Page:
French liaison of sound symbol

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  • #38284

    Hello Experts:

    Sought: Symbol for French liaison undertie.  It used to be dots 26, 35; but I can't find it in the current code. Symbol for forward slash overlay I found 4, 16.   Then, how to apply them in context correctly.

    Trying to describe, but it is challenging because I cannot make the undertie or floating letters in print. I'm posting a picture, but these examples are just a few that are unique in the pic.

    Example 1

    avant-hier  ( t-hi are bold. The liaison undertie (not shown here) connects from before the t through hyphen, and rests in between h and i.)

    Example 2
    di<b>x ho</b>mmes (x ho are bold; the undertie (not shown here) connects from before the x, through the space and to the h; there is an italic z above the space bet x and h.

    Example 3

    mes̸ onze animaux (s onze are bold; there is a forward slash overlay on the s) Note: The forward slash is completely over the s. It doesn't look like it here.

    Any help is appreciated.


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    Patrick Janson

    Hi Jill,

    SO SORRY for this late reply, Jill. I didn't get an email notification that this was posted. I am looking into this and I hope to have some helpful answers in the coming days.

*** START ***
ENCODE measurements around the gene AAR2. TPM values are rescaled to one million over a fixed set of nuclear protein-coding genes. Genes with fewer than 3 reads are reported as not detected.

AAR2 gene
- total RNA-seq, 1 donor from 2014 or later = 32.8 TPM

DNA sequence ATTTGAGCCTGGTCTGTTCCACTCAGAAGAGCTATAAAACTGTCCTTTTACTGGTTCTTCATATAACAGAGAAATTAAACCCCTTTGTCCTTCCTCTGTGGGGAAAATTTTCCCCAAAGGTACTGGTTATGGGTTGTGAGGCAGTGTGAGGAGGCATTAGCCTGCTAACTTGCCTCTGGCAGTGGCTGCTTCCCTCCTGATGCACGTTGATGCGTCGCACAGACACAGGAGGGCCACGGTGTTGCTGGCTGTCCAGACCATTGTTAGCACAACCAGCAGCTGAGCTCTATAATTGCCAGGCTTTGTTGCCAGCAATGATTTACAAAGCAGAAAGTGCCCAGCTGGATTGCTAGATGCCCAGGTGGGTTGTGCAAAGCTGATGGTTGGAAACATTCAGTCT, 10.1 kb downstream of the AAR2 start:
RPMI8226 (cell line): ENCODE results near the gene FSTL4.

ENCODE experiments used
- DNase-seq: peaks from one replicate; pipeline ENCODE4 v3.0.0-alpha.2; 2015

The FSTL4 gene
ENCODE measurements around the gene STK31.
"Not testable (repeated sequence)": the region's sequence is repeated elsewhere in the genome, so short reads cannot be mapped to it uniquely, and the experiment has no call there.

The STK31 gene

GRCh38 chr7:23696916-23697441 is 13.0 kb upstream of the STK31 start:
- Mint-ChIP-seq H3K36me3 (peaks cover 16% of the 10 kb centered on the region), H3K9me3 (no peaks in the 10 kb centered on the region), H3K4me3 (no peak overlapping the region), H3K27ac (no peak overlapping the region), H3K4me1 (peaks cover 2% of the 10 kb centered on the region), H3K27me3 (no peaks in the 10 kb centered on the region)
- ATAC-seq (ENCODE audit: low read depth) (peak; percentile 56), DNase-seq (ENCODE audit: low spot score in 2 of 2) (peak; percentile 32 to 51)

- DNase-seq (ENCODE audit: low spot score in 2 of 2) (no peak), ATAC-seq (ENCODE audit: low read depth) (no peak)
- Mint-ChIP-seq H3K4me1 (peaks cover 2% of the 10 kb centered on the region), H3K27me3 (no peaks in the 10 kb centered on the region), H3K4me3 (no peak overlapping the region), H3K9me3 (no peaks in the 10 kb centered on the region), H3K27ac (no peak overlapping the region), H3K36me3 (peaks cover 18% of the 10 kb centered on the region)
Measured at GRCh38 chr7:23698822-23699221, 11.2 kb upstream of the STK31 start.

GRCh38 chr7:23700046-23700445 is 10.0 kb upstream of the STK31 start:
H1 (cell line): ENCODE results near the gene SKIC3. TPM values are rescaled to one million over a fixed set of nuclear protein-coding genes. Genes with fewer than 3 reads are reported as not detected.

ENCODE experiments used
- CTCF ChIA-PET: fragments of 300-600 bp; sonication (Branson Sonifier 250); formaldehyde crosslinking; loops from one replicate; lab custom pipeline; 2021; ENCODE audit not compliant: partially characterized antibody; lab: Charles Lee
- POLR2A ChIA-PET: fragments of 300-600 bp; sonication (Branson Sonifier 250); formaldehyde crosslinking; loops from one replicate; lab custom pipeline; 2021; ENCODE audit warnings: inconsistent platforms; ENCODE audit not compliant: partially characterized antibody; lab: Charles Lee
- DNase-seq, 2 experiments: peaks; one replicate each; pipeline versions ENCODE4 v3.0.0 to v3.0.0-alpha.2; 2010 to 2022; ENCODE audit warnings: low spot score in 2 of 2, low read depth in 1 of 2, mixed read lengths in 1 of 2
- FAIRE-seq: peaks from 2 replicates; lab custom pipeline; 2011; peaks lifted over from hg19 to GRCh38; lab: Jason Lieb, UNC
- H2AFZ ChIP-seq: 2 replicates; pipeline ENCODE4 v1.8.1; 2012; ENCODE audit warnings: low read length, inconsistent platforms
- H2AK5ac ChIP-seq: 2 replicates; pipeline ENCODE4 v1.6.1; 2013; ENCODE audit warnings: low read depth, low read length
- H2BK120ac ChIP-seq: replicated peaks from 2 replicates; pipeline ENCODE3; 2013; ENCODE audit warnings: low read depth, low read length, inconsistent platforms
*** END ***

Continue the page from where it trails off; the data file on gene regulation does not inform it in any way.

Okay Thanks Patrick! Jill

    Patrick Janson

    Hi Jill,

    Our committee talked over your email and Cindi Laurent (Vice Chair) gave these suggestions:

    Use the UEB ligature symbol for the undertie - dots 45, 235 - and do a TN to explain that it is under the word in print and replaces the print hyphen if there is one.
    For the letters above the tie, I would suggest putting them in parentheses and placing them after the 2nd letter of the tie (so for quan<b>d e</b>lle you would have q u a n bold symbol d ligature bold symbol e open paren t close paren lle). It's ugly, but it's all there.  You would also need a TN to explain that the letters that appear above the tie are enclosed in parens and follow the tied letters.  I'd probably omit the bold as I think it's just showing that those sounds are tied together and the ligature does that (in my opinion). And, of course, this suggestion is completely based on the the small snippet of the book we can see.
    Tough stuff!

    Patrick: I appreciate the post. I didn't get a notice and I didn't see it until I was about to post something else! I let the person know, but I'm sure she had to move on. Jill



    Gillian Addison

    I like the 26, 35 one better, myself. Having done quite a few French books, it's closer to the intent of the liaison symbol I learned in school. Also cleaner. I would probably have put the single letters on the line above. The question Jill posted was originally mine and that liaison keeps popping into my head. I used Patrick's suggestion but it went against the grain.

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